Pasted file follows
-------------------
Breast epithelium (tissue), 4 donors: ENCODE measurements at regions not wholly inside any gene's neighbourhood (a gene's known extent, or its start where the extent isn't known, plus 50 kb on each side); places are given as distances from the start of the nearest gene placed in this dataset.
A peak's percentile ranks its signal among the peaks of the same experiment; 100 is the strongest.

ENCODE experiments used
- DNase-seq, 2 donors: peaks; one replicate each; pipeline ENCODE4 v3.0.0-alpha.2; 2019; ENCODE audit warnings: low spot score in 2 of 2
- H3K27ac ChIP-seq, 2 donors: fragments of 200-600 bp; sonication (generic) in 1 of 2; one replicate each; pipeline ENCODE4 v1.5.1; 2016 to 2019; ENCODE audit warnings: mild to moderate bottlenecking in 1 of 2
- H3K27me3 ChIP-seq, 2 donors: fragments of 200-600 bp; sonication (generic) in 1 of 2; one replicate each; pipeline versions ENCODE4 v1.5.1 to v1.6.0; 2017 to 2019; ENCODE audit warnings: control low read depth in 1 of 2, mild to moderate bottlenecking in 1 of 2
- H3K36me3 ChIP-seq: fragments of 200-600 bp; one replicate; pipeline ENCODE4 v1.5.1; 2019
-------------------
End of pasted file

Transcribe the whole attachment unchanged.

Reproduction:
Breast epithelium (tissue), 4 donors: ENCODE measurements at regions not wholly inside any gene's neighbourhood (a gene's known extent, or its start where the extent isn't known, plus 50 kb on each side); places are given as distances from the start of the nearest gene placed in this dataset.
A peak's percentile ranks its signal among the peaks of the same experiment; 100 is the strongest.

ENCODE experiments used
- DNase-seq, 2 donors: peaks; one replicate each; pipeline ENCODE4 v3.0.0-alpha.2; 2019; ENCODE audit warnings: low spot score in 2 of 2
- H3K27ac ChIP-seq, 2 donors: fragments of 200-600 bp; sonication (generic) in 1 of 2; one replicate each; pipeline ENCODE4 v1.5.1; 2016 to 2019; ENCODE audit warnings: mild to moderate bottlenecking in 1 of 2
- H3K27me3 ChIP-seq, 2 donors: fragments of 200-600 bp; sonication (generic) in 1 of 2; one replicate each; pipeline versions ENCODE4 v1.5.1 to v1.6.0; 2017 to 2019; ENCODE audit warnings: control low read depth in 1 of 2, mild to moderate bottlenecking in 1 of 2
- H3K36me3 ChIP-seq: fragments of 200-600 bp; one replicate; pipeline ENCODE4 v1.5.1; 2019